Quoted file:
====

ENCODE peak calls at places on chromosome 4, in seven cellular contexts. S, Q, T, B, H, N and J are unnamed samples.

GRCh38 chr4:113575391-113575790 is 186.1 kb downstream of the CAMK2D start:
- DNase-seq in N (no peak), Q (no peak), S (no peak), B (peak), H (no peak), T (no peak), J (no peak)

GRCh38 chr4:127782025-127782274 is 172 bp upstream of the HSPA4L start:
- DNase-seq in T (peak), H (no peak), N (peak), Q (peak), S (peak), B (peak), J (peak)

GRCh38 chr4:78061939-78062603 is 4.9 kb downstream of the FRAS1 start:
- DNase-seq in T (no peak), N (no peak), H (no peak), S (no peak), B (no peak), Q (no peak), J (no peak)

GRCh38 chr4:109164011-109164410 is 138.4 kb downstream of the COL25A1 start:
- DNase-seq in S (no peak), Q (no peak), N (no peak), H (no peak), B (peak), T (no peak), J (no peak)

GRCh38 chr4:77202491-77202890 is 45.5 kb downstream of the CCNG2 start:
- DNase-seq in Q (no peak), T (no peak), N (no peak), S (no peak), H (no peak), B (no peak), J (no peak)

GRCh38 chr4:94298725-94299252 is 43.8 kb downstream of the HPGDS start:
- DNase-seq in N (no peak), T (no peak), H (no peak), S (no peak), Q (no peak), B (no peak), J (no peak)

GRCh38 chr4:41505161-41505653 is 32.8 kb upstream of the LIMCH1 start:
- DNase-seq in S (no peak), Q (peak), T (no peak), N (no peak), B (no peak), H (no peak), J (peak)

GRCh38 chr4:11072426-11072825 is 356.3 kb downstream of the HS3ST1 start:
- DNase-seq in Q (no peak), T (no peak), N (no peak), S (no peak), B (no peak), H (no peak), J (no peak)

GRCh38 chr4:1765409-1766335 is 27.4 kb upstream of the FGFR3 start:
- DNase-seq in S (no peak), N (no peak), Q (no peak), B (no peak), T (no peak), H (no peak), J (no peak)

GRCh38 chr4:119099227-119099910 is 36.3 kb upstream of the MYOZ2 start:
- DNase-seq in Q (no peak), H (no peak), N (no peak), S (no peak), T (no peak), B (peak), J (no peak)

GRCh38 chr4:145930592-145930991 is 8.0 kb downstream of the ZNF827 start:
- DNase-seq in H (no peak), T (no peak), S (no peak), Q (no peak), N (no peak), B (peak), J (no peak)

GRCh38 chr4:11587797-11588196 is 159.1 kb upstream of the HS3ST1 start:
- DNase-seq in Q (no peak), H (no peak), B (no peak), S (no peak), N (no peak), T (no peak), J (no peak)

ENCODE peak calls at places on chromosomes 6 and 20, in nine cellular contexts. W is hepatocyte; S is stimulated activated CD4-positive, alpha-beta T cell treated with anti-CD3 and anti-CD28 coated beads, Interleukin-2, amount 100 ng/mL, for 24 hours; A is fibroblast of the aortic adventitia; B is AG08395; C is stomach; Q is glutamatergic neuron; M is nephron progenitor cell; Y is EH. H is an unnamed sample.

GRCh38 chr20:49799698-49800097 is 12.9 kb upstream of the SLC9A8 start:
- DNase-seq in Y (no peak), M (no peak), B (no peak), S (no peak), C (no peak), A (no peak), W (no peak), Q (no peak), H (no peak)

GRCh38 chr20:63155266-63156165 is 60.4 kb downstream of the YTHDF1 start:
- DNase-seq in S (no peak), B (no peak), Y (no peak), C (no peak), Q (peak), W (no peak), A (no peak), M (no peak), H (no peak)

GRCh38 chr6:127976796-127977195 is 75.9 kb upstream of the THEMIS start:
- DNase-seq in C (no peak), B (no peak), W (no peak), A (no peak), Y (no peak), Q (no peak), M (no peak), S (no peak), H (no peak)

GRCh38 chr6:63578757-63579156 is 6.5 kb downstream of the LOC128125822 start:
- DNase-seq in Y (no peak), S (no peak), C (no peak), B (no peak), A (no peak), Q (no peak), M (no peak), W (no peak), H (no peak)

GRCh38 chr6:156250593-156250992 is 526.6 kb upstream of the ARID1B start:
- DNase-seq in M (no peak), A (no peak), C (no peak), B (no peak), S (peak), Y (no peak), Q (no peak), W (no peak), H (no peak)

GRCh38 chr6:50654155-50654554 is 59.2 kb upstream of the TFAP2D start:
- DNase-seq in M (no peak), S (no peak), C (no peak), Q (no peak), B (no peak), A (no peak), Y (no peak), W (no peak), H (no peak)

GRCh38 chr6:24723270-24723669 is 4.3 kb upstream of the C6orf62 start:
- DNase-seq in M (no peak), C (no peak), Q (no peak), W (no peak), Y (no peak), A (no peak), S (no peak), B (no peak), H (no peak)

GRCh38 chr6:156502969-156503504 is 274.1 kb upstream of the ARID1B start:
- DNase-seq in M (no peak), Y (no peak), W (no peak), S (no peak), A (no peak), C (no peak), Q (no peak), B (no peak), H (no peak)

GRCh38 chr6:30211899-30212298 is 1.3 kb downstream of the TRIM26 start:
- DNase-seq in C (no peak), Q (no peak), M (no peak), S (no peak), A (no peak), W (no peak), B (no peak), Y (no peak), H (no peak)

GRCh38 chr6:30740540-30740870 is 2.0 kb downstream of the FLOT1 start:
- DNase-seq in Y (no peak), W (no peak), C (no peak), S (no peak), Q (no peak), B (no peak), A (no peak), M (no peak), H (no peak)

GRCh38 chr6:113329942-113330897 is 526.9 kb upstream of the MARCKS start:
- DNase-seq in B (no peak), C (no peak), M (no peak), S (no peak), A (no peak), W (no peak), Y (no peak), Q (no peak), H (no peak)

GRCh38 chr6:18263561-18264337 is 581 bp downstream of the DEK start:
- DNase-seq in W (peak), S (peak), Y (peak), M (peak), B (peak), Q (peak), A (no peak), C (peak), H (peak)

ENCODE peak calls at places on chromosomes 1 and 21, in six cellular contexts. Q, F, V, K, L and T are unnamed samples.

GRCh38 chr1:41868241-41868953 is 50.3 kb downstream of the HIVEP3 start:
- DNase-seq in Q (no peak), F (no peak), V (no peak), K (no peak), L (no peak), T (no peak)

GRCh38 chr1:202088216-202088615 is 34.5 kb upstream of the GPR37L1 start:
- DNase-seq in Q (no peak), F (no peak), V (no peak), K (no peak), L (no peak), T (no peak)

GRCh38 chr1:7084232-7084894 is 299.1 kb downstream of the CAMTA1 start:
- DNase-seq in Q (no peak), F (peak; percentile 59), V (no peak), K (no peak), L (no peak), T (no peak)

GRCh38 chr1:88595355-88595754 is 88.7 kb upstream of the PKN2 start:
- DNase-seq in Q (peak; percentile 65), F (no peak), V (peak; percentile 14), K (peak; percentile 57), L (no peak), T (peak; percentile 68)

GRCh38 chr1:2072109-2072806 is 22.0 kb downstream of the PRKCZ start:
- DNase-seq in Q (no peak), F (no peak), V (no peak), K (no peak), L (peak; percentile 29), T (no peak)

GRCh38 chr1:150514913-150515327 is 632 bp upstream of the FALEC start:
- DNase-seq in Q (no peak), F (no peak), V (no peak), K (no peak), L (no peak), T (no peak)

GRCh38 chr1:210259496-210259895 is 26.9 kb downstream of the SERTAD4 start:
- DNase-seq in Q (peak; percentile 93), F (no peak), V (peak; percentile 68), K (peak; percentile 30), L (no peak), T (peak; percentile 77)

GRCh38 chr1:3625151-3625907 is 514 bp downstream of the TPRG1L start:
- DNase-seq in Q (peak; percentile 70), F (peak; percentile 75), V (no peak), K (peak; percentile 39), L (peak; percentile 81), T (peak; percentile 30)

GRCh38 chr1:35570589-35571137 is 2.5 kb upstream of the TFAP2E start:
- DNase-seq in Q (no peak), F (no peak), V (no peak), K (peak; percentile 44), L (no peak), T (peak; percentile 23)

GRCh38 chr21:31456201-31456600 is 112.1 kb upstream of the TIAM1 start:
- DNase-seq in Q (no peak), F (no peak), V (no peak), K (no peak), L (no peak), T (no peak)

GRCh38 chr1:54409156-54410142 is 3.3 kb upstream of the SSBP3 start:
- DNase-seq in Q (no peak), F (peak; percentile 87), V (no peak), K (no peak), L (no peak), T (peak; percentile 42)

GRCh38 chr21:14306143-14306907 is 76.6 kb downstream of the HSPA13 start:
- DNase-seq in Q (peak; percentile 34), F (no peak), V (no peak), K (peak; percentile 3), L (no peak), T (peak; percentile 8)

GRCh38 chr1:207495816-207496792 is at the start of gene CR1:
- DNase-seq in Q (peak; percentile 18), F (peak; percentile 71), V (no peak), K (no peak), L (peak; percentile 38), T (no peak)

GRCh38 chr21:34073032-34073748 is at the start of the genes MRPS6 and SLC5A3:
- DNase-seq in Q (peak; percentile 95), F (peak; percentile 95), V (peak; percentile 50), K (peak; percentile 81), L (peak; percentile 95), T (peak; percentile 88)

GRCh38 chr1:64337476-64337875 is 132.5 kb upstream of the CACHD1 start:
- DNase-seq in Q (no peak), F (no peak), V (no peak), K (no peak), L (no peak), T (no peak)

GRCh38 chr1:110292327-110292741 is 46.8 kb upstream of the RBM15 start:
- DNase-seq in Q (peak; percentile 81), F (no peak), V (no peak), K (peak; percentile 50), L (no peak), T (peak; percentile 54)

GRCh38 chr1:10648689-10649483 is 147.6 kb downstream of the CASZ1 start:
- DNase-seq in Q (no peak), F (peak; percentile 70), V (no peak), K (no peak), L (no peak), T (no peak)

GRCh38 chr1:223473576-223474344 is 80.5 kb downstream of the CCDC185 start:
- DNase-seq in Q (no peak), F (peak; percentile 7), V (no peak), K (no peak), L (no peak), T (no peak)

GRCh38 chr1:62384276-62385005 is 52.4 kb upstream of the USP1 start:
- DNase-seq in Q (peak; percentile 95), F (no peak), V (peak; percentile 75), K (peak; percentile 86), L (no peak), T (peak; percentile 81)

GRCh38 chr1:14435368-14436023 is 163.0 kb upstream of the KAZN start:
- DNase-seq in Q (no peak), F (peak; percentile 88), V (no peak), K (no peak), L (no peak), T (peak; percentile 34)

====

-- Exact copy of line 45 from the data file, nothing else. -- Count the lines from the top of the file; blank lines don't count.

GRCh38 chr6:30740540-30740870 is 2.0 kb downstream of the FLOT1 start: